Professor Adekeye Adebajo is Director of the University of Johannesburg’s Institute for Pan-African Thought and Conversation. He recently penned an opinion article that first appeared in the Business Day: 11 October 2021
South Africa served on the United Nations (UN) Security Council in 2019/2020. In chairing the Council in December 2020, Tshwane held a high-level debate on cooperation between the African Union (AU) and the UN, and championed greater involvement of women and youth in peace processes across Africa. It also successfully removed Burundi from the Council agenda. South Africa often led Africa on a Council that also contained Côte d’Ivoire and Equatorial Guinea (2019), and Tunisia and Niger (2020). Tensions, however, continue between the 15-member UN Security Council and the 15-member AU Peace and Security Council (PSC), as powerful UN members haughtily stress their primacy in global security issues, while AU members highlight their political legitimacy.
The University of Johannesburg’s Institute for Pan-African Thought and Conversation and the Sweden-based Nordic Africa Institute convened 30 African and European diplomats and scholars at a high-level webinar last week to assess how the two-year rotating Elected 10 (E10) members of the UN Security Council can influence decisions to strengthen Africa’s security architecture, given the dominance of the veto-wielding Permanent Five (P5) of the US, China, Russia, France, and Britain. Since a majority of nine states is needed to pass resolutions, the E10 effectively has a blocking minority, if it can muster the unity to act.
About 85% of the UN’s 71,500 peacekeepers are deployed in Africa, while 70% of its resolutions are related to the continent. Perversely, France, Britain, and the US are “penholders” drafting all the resolutions in 12 out of 14 African cases. More positively, the three African non-permanent members (the A3) are now reporting monthly to the Africa Group in New York, and liaising closely with the AU PSC in Addis Ababa. There were, however, calls to increase the capacity of A3 members and to have consistently strong African states on the AU PSC in order to be able to engage the UN Security Council more effectively. The A3 has further collaborated closely with the Caribbean island of St.Vincent and the Grenadines to promote Pan-African security interests.
The E10 strongly pressured the Council to take action on Syria and Yemen from 2015, but its effectiveness has declined over the last two years. Ironically, the presence of large regional powers like South Africa, Germany, Indonesia, and India has not resulted in a more cohesive E10, as these powers often have their own parochial agendas. While Afro-Caribbean and European Union (EU) states within the E10 have issued joint statements, the E10 as a whole has recently struggled to act collectively. Sweden is said to have sided with the West against the African majority on imposing sanctions on South Sudan’s parties, while Belgium also backed the West on the Congo’s controversial 2019 polls.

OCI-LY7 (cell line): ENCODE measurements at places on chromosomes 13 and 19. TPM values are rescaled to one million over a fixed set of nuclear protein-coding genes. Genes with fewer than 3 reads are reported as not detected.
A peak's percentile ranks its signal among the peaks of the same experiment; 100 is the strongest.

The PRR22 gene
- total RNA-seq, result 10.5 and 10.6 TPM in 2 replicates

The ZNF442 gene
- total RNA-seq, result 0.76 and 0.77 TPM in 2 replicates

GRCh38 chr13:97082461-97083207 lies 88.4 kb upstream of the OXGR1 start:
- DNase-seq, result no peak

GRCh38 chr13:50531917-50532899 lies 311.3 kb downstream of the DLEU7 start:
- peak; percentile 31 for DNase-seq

The divisions within the P5 have also created gridlock, with Washington, Paris, and London (the P3) often at loggerheads with Beijing and Moscow (the P2). E10 countries have thus frequently been forced to steer a careful course between the two rival blocs. Russia’s growing military assistance in the Central African Republic and Mali has allowed it to challenge the Gallic neo-colonial role in Africa. China’s economic clout as Africa’s largest trading partner has also increased its influence. Both powers have further sought to coordinate their efforts through the BRICS. Smaller countries like Niger, Dominican Republic, and Estonia have not always been able to withstand great power pressure. Though firmly in the Western bloc, Germany often used a network of key African embassies to obtain information to enable it steer a more independent course. Along with Indonesia, Berlin was able to serve as a co-penholder on the Council. However, the P3 remains hostile to giving up the pen to E10 members, often derided as two-year “tourists”. Departing E10 members were thus encouraged to coordinate their efforts closely with incoming members to ensure continuity.
The views expressed in this article are that of the author/s and do not necessarily reflect that of the University of Johannesburg.
Professor Adekeye Adebajo